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Cartilage Restoration

The ends of our bones are covered with articular cartilage which is allows the bones to glide easily over each other providing smooth and effortless motion. When articular cartilage is damaged by injury, disease and normal wear and tear, it causes inflammation, pain and stiffness and compromises joint function. Importantly, if the defects are not treated, they can lead to degenerative joint disease and ultimately early-onset osteoarthritis.

What is a chondral defect?

Localized damage to the articular cartilage is called a chondral defect or chondral lesions. Chondral defects are graded by their severity with the mildest damage being a Grade I, and the most severe damage being a Grade IV.

Chondral defects are common injuries affecting young people, and 5-10% of people over the age of 40. A localized injury can cause pain, stiffness, swelling and catching or locking in the knee joint due to a loose fragment of cartilage.

What causes a chondral defect?

A cartilage defect frequently results from an acute trauma such as a fall or a direct blow to the knee. It can also result from a twist of the knee, or a sudden change of direction. The trauma that causes an ACL tear is also associated with chondral defects.

Isolated chondral defects of the knee are particularly difficult to treat due to the limited healing potential of cartilage. Defects can be especially challenging in younger patients whose only other treatment options may be partial and total knee replacement. Fortunately, numerous minimally invasive surgical techniques have been developed to address these defects and help younger patients avoid knee replacement.

How are these defects diagnosed?

Symptoms alone are insufficient to diagnose the defects since the same symptoms are common in many knee conditions and injuries. During your orthopedic consultation with Dr. Tom Hackett, he will ask about your symptoms and the injury that caused the problem, as well as your goals for future activity such as sports participation. He will conduct a physical exam including testing range of motion, knee stability and gait.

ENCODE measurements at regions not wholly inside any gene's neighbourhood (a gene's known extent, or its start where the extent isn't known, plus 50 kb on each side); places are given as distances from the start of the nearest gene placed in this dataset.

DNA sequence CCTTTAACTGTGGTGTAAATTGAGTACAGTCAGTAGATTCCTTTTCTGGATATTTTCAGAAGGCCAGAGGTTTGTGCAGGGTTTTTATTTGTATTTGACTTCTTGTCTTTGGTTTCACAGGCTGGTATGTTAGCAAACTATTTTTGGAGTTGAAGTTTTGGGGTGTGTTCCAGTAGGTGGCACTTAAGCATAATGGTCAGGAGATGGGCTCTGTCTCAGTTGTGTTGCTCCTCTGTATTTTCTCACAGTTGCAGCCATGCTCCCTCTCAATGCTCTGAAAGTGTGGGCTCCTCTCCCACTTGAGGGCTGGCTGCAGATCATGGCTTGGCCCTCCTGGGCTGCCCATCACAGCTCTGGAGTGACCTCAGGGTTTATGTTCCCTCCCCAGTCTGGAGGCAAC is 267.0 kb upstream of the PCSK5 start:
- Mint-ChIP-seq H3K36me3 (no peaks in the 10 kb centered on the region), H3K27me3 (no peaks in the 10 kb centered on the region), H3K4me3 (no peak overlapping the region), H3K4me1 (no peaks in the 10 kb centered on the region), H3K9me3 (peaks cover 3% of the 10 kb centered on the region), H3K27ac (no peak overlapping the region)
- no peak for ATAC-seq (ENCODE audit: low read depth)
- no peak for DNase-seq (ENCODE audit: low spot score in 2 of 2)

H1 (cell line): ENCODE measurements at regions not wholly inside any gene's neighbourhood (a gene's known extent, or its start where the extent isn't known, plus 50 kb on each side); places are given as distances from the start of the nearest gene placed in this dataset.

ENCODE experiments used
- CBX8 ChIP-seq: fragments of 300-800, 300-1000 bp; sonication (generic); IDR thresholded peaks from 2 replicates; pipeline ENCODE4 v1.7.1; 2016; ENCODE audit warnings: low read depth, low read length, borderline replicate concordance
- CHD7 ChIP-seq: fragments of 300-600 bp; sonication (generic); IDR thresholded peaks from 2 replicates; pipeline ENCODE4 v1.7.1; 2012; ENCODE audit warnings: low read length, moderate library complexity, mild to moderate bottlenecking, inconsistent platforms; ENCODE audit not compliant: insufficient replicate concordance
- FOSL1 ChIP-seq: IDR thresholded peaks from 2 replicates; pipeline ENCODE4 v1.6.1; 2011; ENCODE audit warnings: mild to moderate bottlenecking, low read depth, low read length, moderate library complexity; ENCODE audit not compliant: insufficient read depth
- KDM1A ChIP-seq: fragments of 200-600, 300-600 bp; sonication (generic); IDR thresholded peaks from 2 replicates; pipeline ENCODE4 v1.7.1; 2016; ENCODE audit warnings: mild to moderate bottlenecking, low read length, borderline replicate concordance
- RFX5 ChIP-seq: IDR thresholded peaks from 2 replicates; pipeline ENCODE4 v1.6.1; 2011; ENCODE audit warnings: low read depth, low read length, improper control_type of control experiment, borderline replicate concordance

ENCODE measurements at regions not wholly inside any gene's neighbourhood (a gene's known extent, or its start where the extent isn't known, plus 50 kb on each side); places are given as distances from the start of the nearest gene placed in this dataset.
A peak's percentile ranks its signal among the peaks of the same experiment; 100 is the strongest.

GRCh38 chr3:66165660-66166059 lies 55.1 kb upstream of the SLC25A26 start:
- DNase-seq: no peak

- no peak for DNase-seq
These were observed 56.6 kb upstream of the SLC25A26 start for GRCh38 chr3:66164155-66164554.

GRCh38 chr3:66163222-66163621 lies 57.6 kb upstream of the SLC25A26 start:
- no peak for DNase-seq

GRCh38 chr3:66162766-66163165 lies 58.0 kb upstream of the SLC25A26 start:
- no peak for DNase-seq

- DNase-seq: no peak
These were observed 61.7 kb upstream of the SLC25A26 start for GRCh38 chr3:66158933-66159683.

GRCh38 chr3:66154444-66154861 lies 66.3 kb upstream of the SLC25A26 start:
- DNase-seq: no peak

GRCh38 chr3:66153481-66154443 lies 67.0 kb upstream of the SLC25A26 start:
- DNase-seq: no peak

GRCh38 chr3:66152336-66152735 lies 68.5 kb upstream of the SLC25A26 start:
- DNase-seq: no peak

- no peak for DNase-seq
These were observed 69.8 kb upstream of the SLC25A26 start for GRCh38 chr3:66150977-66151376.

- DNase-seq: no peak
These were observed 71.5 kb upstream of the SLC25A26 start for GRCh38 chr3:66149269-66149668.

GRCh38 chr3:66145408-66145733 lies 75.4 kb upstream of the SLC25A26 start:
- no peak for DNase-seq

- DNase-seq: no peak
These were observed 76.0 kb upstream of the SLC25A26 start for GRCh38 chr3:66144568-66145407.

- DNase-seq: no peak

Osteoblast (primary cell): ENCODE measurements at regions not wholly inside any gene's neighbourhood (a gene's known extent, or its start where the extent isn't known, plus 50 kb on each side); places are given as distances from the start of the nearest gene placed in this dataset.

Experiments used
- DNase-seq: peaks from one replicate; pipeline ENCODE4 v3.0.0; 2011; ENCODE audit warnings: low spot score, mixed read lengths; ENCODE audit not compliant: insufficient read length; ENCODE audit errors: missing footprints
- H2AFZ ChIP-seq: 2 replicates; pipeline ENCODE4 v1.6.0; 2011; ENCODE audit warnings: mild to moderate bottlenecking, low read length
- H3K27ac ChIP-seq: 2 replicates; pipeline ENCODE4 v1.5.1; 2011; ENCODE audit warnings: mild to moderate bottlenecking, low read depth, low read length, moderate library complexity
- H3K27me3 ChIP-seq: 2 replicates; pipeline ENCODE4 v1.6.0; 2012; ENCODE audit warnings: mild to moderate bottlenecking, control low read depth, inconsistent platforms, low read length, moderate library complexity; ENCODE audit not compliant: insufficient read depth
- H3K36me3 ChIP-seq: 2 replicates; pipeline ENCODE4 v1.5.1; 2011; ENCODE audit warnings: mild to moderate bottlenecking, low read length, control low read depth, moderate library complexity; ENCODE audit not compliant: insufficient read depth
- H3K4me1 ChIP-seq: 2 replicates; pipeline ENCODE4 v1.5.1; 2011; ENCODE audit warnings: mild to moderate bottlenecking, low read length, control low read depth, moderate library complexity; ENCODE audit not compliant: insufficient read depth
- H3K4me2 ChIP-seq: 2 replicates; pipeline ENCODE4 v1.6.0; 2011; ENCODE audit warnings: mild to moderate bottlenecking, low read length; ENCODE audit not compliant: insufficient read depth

Dr. Hackett will order x-rays to evaluate the joint bones and to reveal the presence of arthritis. An MRI or CT scan will be ordered to view the soft tissues including the cartilage, but the optimal tool for diagnosis of chondral defects is arthroscopy. It allows him to be able to view and treat the defects at the same time.

What are the treatment options for chondral defect?

The size and location of the defect and the age and activity level of the patient are determinative.  Initially Dr. Hackett may recommend a trial of conservative management to include anti-inflammatory medications, rest, icing, compression and physical therapy. Steroid and hyaluronic acid injections may be recommended to improve pain and function. Conservative management treats the symptoms only. If this fails to improve symptoms the defect itself must be treated.

To treat the defect, surgery will be necessary. Numerous surgical techniques have been developed to address these defects with minimally invasive arthroscopy.

  • Arthroscopic debridement is designed to improve pain and function by removing loose pieces of cartilage that can cause clicking and locking in the joint. It can take up to six weeks to recover. A recent study reports that arthroscopic debridement for chondral defects is beneficial notwithstanding the size of the defect. Another recent study reports that arthroscopic debridement of articular cartilage defects provides good to excellent short – and medium-term postoperative outcomes, especially functional improvement.
  • Arthroscopic microfracture is a procedure to stimulate the bone to generate new cartilage. The outer layer of bone is penetrated to expose the marrow where the new stem cells can fill in the defect by growing new cartilage.  It is a safe and effective first-line treatment for young and middle-aged individuals who otherwise have healthy cartilage. However, newer research reports that microfracture paired with cartilage augmentation provides superior results.  Postoperative physical therapy is necessary to restore weight bearing without pain.

Dr. Thomas Hackett specializes in complex knee conditions, arthroscopy and the OATS and ACI procedures, as well as stem cell transplants.

  • Cartilage transfer. Osteochondral (bone and cartilage) autograft transfer system or OATS has been shown to be superior to microfracture but requires expert technical skills. OATS provides immediate filling of defects with the transfer of cartilage harvested from non-weightbearing areas of the joint.
  • Cartilage implants. Autologous chondrocyte implantation (ACI) has been shown to result in good repair but is a two-stage procedure- harvesting the cells, culturing the cells and implanting the cells in the defects. Another technique involves growing the cells on a collagen scaffold which is then implanted into the defect. This involves significant expertise.
  • Stem Cell transplants. Stem cells can divide and differentiate into many different types of cells including cartilage cells. Derived from bone marrow they can injected into the joint and provide improvements in pain and quality of life. They can also be put on a scaffold and transplanted into the joint.

When you or a loved one suffers with a painful knee contact an expert- Dr. Thomas Hackett who has offices in Vail Colorado. You will receive expert care so you can return to the activities that make life enjoyable.

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